Red Sox ban fan from Fenway for racist taunt

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The headlines Hennick is referring to, of course, involves the uproar after Orioles outfielder Adam Jones said fans shouted the slur at him and someone threw a bag of peanuts at him Monday night. A civil rights unit will determine if further action will be taken.

The Red Sox did not divulge the identity of the initial fan.

Boston Red Sox relief pitcher Craig Kimbrel pumps his fist after striking out Baltimore Orioles' Manny Machado to end the baseball game at Fenway Park in Boston, Wednesday, May 3, 2017. On Tuesday, Boston's Chris Sale threw another pitch behind Machado, prompting an angry tirade from Machado after the game.

Kennedy and manager John Farrell separately met with Red Sox players on Tuesday and said the players reported they'd experienced similar incidents in both Fenway and around the league. Treat me as.it's Orioles/Red Sox. Hennick, who is white, was there with his biracial son and his father-in-law, who is black.

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Unsure of what he heard, Hennick asked the man to repeat himself, and the man said the slur again, according to reports.

"Sale, who works extremely fast, took his time and let it relish a little bit, so I appreciate the sentiments", Jones said after Boston won 5-2.

"I was shocked", Joseph said. He also spoke at length about the racism that Jones faced and said that, while he doesn't remember experiencing racism in Boston at any point in his career, he obviously knows and understands that racism is still a big problem in America.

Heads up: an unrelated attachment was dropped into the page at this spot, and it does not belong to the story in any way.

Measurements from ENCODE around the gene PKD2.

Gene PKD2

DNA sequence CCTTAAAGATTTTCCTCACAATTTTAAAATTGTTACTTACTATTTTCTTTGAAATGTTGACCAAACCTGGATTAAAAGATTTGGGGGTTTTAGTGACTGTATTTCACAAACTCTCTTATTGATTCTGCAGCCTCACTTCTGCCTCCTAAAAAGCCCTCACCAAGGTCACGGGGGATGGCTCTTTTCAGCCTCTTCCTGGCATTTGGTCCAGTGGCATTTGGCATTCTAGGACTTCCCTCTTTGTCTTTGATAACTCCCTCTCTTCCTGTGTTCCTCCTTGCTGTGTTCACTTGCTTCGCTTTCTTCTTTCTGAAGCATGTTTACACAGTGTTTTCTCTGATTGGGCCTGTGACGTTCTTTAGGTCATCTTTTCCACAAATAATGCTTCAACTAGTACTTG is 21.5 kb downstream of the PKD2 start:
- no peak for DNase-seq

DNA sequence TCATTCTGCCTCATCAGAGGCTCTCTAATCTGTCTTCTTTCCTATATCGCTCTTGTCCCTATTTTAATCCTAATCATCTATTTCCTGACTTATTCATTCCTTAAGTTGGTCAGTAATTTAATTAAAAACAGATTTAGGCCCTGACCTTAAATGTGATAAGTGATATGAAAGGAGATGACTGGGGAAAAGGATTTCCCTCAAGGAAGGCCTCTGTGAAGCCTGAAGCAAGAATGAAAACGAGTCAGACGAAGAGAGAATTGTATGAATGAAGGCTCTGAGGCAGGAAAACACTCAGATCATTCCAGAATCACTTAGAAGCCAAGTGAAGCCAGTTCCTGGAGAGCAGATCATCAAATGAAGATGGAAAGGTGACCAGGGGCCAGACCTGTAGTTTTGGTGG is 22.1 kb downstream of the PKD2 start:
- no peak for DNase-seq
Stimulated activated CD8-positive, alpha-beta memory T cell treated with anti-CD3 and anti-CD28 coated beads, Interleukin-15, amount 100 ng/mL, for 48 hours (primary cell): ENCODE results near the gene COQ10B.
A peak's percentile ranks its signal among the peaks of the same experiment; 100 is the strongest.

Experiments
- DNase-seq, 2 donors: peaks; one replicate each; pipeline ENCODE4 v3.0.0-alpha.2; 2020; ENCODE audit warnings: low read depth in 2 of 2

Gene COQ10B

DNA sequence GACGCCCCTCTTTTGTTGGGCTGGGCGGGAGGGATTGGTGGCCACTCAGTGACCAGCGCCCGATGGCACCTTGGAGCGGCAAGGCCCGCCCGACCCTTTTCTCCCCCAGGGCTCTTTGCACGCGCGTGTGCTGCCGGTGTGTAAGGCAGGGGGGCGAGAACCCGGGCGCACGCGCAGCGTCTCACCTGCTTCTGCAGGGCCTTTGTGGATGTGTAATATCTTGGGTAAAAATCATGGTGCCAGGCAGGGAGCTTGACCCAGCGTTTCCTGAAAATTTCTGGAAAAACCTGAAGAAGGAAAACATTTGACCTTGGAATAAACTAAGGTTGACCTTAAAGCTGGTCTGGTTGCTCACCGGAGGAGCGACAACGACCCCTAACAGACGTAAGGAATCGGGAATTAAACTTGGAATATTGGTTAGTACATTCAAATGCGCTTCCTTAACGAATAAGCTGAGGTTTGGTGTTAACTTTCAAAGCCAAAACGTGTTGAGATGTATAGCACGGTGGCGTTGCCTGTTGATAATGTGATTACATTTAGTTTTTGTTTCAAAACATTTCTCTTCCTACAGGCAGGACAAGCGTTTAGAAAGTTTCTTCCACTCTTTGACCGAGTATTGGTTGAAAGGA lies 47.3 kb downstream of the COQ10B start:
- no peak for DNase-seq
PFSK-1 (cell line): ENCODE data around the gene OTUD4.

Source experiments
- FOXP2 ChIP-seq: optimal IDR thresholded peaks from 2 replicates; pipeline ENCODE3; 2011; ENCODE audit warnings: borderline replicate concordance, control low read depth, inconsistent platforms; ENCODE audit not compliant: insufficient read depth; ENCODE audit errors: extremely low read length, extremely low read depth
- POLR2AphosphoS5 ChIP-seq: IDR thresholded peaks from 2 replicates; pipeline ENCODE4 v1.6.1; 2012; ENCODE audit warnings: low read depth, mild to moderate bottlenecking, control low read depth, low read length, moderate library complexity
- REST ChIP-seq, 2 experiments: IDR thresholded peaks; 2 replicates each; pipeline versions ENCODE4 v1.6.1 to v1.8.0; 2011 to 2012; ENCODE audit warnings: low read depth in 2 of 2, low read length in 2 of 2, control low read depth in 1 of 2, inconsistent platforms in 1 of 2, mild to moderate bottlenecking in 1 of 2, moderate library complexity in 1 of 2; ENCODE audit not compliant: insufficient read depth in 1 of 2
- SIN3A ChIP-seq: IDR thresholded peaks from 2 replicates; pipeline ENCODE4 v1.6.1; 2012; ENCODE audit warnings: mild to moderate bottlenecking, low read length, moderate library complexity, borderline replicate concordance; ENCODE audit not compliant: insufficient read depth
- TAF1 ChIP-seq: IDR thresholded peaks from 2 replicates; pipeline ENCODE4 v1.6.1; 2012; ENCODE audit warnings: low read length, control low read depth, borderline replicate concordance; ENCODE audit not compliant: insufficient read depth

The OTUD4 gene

"I'm here to send a message, loud and clear, that the behavior, the language, the treatment of others that you've heard about and read about is not acceptable", Kennedy announced to reporters in the press box during the Red Sox's game against the Orioles on Wednesday night.

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LeBron James spoke up on the incident at Fenway Park earlier this week, saying that while he's never personally experienced racism from Boston fans, he applauds the reception Baltimore Orioles outfielder Adam Jones received the next night.

Gausman's explanation seems to be very genuine, considering that in the prior inning and the start of the second he had struggled with his control and curveballs, even with good command can be tricky just the same. Other MLB players have come forward with their own accounts of racist remarks directed at them at Fenway Park.

Dustin Pedroia, who returned to the leadoff spot after spending the past five games, singled and stroked an RBI sacrifice fly to left field that put the Red Sox ahead 4-0. "For me, I've been to Boston and played in Boston a lot".

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